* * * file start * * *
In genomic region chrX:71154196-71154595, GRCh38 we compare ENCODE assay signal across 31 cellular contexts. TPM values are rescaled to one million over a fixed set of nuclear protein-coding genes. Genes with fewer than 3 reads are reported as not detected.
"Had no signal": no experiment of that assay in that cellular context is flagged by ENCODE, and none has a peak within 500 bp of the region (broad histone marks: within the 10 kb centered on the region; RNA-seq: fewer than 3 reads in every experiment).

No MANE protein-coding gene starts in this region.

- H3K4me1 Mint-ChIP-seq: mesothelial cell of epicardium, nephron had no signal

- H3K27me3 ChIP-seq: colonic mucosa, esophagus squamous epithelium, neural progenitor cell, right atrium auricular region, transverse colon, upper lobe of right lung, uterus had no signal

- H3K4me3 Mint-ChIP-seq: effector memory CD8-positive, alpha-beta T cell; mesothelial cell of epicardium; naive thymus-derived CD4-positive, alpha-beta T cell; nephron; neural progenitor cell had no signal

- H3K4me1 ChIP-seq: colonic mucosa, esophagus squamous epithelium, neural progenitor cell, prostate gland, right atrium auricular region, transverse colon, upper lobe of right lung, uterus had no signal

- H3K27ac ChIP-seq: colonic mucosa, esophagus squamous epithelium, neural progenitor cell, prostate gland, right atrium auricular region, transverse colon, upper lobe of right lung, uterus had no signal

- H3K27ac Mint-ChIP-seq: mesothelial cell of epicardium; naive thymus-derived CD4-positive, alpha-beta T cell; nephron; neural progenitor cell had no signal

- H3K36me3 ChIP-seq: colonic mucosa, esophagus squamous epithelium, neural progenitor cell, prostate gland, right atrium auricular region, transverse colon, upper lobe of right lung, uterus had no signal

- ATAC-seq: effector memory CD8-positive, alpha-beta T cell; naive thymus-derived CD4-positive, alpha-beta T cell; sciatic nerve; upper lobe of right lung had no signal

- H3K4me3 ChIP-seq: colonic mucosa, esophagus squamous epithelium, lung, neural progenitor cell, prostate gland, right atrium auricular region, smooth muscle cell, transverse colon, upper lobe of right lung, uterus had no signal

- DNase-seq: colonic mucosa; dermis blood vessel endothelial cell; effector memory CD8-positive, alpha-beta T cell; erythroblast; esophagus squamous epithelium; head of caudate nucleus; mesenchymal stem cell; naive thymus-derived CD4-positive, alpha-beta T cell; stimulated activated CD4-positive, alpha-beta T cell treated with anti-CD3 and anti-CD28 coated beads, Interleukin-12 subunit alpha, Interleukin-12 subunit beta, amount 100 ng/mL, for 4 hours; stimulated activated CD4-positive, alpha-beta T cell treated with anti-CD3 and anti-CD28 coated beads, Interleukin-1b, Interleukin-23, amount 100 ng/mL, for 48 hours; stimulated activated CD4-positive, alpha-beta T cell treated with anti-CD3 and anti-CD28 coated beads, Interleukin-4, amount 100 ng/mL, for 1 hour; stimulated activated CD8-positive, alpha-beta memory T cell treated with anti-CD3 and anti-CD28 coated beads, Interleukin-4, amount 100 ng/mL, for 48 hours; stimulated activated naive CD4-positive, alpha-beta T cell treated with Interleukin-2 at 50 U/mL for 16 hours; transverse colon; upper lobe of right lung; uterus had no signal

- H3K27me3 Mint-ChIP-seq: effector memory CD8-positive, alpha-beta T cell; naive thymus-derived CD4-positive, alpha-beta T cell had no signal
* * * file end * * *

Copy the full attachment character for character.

In genomic region chrX:71154196-71154595, GRCh38 we compare ENCODE assay signal across 31 cellular contexts. TPM values are rescaled to one million over a fixed set of nuclear protein-coding genes. Genes with fewer than 3 reads are reported as not detected.
"Had no signal": no experiment of that assay in that cellular context is flagged by ENCODE, and none has a peak within 500 bp of the region (broad histone marks: within the 10 kb centered on the region; RNA-seq: fewer than 3 reads in every experiment).

No MANE protein-coding gene starts in this region.

- H3K4me1 Mint-ChIP-seq: mesothelial cell of epicardium, nephron had no signal

- H3K27me3 ChIP-seq: colonic mucosa, esophagus squamous epithelium, neural progenitor cell, right atrium auricular region, transverse colon, upper lobe of right lung, uterus had no signal

- H3K4me3 Mint-ChIP-seq: effector memory CD8-positive, alpha-beta T cell; mesothelial cell of epicardium; naive thymus-derived CD4-positive, alpha-beta T cell; nephron; neural progenitor cell had no signal

- H3K4me1 ChIP-seq: colonic mucosa, esophagus squamous epithelium, neural progenitor cell, prostate gland, right atrium auricular region, transverse colon, upper lobe of right lung, uterus had no signal

- H3K27ac ChIP-seq: colonic mucosa, esophagus squamous epithelium, neural progenitor cell, prostate gland, right atrium auricular region, transverse colon, upper lobe of right lung, uterus had no signal

- H3K27ac Mint-ChIP-seq: mesothelial cell of epicardium; naive thymus-derived CD4-positive, alpha-beta T cell; nephron; neural progenitor cell had no signal

- H3K36me3 ChIP-seq: colonic mucosa, esophagus squamous epithelium, neural progenitor cell, prostate gland, right atrium auricular region, transverse colon, upper lobe of right lung, uterus had no signal

- ATAC-seq: effector memory CD8-positive, alpha-beta T cell; naive thymus-derived CD4-positive, alpha-beta T cell; sciatic nerve; upper lobe of right lung had no signal

- H3K4me3 ChIP-seq: colonic mucosa, esophagus squamous epithelium, lung, neural progenitor cell, prostate gland, right atrium auricular region, smooth muscle cell, transverse colon, upper lobe of right lung, uterus had no signal

- DNase-seq: colonic mucosa; dermis blood vessel endothelial cell; effector memory CD8-positive, alpha-beta T cell; erythroblast; esophagus squamous epithelium; head of caudate nucleus; mesenchymal stem cell; naive thymus-derived CD4-positive, alpha-beta T cell; stimulated activated CD4-positive, alpha-beta T cell treated with anti-CD3 and anti-CD28 coated beads, Interleukin-12 subunit alpha, Interleukin-12 subunit beta, amount 100 ng/mL, for 4 hours; stimulated activated CD4-positive, alpha-beta T cell treated with anti-CD3 and anti-CD28 coated beads, Interleukin-1b, Interleukin-23, amount 100 ng/mL, for 48 hours; stimulated activated CD4-positive, alpha-beta T cell treated with anti-CD3 and anti-CD28 coated beads, Interleukin-4, amount 100 ng/mL, for 1 hour; stimulated activated CD8-positive, alpha-beta memory T cell treated with anti-CD3 and anti-CD28 coated beads, Interleukin-4, amount 100 ng/mL, for 48 hours; stimulated activated naive CD4-positive, alpha-beta T cell treated with Interleukin-2 at 50 U/mL for 16 hours; transverse colon; upper lobe of right lung; uterus had no signal

- H3K27me3 Mint-ChIP-seq: effector memory CD8-positive, alpha-beta T cell; naive thymus-derived CD4-positive, alpha-beta T cell had no signal